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People celebrate the collapse of the Gadhafi regime in Benghazi, Libya, Aug. 22, 2011. (Alexandre Meneghini/AP)
People celebrate the collapse of the Gadhafi regime in Benghazi, Libya, Aug. 22, 2011. (Alexandre Meneghini/AP)

Eye on Equities

SNC-Lavalin upgraded as Gadhafi regime nears apparent end Add to ...

The rebel advance in Libya and the probable end to Moammar Gadhafi’s regime means SNC-Lavalin Group Inc. could soon resume work on engineering projects it had suspended this spring in the war-torn country.

The Canadian company said on Monday its Libyan projects, which include a prison, a water pipeline and an airport, are still on hold for now until the situation in the country stabilizes.

But Raymond James Ltd. analyst Frederic Bastien has little doubt that the company will return to the oil-rich country to finish the jobs it was forced to abandon. Despite what will no doubt be ongoing political uncertainty, SNC-Lavalin’s projects in Libya are essential to the people and prosperity of the country, he points out.

It’s just one of several positive developments that should mark an end to the company’s recent sluggish performance, suggests Mr. Bastien, who upgraded the stock today to “strong buy” from the already bullish rating of “outperform.”

“We urge investors to buy the common shares of this globally diversified and consistently strong performer,” he said in a research note. “We reason SNC-Lavalin can better withstand the stock market’s volatility than most of the stocks comprising our infrastructure and construction coverage universe, and eventually lead the group.”

He notes that shares are down roughly 18 per cent since hitting an intraday high of $59.97 on July 5 of this year, while the S&P/TSX index is only down 10 per cent - a stock decline he suggests is “excessive.”

Upside: Mr. Bastien maintained a $60 price target.

The long-awaited merger of XM Canada and Sirius Canada, along with the refinancing of debt, has resulted in Canadian Satellite Radio becoming “a stronger and more viable company, both operationally and financially,” said RBC Dominion Securities Inc. analyst Drew McReynolds. The combined 1.3 million subscribers “provides a visible path to meaningful profitability,” he said.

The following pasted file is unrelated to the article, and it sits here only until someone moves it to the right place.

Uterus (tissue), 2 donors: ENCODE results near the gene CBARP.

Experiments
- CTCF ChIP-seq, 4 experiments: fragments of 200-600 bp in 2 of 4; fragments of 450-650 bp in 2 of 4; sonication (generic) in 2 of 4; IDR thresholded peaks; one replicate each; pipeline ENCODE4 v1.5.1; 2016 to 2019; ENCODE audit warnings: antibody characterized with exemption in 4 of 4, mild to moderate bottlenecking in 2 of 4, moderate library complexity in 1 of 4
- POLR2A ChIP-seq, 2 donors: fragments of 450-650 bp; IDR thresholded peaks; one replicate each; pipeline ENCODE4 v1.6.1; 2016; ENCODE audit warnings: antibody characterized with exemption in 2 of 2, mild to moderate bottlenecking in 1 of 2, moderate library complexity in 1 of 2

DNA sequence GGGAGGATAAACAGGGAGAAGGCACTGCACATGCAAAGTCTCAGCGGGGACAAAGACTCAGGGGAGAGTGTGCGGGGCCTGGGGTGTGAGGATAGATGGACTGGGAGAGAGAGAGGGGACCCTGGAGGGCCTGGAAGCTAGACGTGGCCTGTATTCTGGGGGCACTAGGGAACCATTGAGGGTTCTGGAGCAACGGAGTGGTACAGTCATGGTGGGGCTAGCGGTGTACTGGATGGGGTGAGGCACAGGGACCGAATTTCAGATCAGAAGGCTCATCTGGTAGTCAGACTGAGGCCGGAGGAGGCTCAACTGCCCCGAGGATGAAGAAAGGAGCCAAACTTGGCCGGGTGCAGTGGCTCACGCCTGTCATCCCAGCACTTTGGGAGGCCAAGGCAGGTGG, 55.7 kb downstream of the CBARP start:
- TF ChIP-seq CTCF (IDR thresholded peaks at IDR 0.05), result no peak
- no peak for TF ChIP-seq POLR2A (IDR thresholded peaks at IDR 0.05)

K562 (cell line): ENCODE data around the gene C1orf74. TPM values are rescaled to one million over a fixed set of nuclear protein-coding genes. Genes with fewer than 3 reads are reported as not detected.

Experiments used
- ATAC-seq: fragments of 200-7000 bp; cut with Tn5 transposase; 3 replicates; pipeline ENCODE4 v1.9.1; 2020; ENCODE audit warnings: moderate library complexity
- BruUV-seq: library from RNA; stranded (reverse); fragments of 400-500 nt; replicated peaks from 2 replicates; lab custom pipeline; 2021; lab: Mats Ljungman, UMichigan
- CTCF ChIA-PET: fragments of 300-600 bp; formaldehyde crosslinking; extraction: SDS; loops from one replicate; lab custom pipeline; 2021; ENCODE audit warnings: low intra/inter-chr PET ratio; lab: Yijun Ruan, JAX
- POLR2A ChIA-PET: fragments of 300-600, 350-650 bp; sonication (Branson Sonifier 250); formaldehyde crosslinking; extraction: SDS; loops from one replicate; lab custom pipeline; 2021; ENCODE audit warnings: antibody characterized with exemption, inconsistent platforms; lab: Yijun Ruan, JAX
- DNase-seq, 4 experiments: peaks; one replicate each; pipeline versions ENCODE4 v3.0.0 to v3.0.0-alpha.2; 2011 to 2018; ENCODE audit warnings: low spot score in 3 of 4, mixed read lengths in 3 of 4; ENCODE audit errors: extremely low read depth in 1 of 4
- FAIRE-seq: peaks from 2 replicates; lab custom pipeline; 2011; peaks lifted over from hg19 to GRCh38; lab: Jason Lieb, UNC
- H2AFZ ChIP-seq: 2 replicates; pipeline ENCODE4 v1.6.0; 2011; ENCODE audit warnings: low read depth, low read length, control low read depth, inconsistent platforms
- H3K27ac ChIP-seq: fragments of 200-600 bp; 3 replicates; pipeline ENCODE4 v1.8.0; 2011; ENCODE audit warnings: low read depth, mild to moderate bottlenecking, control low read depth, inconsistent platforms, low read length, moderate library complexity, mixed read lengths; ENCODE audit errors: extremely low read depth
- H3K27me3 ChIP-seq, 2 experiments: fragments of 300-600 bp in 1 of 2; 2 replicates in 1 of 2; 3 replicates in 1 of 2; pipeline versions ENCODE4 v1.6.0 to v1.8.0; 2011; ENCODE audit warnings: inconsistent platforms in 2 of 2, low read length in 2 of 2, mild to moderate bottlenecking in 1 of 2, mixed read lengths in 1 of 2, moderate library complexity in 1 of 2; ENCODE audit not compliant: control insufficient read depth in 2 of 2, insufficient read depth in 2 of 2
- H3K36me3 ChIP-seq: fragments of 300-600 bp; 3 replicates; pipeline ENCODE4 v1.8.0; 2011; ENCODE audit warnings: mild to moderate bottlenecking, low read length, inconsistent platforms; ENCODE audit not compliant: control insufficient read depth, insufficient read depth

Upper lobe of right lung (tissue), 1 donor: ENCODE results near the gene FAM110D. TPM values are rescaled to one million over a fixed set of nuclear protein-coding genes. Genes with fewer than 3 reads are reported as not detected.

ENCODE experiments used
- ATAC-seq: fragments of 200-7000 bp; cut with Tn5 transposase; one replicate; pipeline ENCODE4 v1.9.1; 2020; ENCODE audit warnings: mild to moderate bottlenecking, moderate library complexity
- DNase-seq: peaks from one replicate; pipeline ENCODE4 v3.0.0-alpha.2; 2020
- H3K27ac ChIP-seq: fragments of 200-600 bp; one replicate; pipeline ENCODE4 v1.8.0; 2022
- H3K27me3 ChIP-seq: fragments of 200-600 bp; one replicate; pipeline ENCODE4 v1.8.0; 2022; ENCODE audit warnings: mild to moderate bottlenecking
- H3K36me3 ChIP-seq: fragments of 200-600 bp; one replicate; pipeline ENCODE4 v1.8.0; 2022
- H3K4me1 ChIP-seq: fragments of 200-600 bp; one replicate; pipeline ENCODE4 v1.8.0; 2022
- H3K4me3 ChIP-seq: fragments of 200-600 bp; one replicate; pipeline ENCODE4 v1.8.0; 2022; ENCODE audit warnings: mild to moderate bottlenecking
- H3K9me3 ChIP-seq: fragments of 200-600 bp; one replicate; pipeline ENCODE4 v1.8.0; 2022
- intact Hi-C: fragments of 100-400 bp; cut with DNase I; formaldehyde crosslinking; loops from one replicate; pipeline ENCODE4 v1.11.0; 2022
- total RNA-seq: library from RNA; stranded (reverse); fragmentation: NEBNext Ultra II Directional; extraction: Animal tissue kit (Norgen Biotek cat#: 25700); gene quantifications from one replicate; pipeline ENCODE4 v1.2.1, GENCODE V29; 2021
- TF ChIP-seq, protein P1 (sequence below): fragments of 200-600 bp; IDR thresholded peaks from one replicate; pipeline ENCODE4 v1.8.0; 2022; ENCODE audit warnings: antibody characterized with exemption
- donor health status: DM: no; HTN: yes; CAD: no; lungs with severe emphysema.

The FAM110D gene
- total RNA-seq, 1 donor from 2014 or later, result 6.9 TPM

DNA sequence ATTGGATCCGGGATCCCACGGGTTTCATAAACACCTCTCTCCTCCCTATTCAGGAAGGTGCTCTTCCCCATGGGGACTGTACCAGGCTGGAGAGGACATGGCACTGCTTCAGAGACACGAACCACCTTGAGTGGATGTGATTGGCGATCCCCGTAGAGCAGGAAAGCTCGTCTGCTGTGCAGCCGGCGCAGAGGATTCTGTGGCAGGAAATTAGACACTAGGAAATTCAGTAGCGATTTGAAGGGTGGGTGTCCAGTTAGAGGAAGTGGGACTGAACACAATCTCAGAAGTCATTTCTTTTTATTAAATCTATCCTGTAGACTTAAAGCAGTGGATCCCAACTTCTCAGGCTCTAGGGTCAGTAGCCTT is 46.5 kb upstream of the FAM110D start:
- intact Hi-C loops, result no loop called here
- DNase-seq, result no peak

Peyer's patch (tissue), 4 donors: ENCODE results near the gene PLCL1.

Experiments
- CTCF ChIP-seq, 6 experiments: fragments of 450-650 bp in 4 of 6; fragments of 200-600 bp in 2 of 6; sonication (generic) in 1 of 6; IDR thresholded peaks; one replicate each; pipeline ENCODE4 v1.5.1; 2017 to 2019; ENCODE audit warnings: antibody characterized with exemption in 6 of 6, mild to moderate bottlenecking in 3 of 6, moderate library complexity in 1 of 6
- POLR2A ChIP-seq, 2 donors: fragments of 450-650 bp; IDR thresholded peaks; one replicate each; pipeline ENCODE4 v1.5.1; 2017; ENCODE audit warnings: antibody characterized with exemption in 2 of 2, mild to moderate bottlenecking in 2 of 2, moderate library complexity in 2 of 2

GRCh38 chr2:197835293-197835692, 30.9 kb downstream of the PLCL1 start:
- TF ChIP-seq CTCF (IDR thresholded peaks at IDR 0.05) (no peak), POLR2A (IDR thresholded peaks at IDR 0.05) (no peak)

Upside: Mr. McReynolds upgraded the stock to “outperform” from “sector perform” while raising his price target to $4.75 from $2.50.

Canfor Corp. shares have been caught in the downdraft of general market uncertainty, “shifting the risk/reward proposition back in investors’ favour,” said Desjardins Securities Inc. analyst Pierre Lacroix. He expects market conditions for lumber to improve over the next six to nine months on the back of tighter production, continued strong demand from China, and a slight improvement in U.S. housing. “The company’s long-term growth profile remains compelling, as we expect the shares to double during the next peak in lumber prices,” he said.

Upside: Mr. Lacroix upgraded Canfor to “buy” from “hold” while maintaining a $12.50 price target.

After surging to a new all-time high earlier this year, West Fraser Timber Co. Ltd. is now flirting with 52-week lows amid a downward trend in lumber and pulp prices and global market fears. Desjardins' Mr. Lacroix suggests this is a good time to load up on the stock, expecting seasonal strength in lumber markets to emerge around October, especially if market fears gradually dissipate.

Upside: Mr. Lacroix upgraded West Fraser to “buy” from “hold” and reiterated a $58 price target.

Triangle Petroleum Corp. stock “is too cheap for a company with its asset base, liquidity and relative growth potential,” argued Canaccord analyst John Gerdes. Triangle is Mr. Gerdes favourite company involved in the prolific Bakken formation, which straddles the U.S.-Western Canada border, thanks in part to its fully funded development schedule.

Upside: Mr. Gerdes cut his price target by $1 to $10 and reiterated a “buy” rating.

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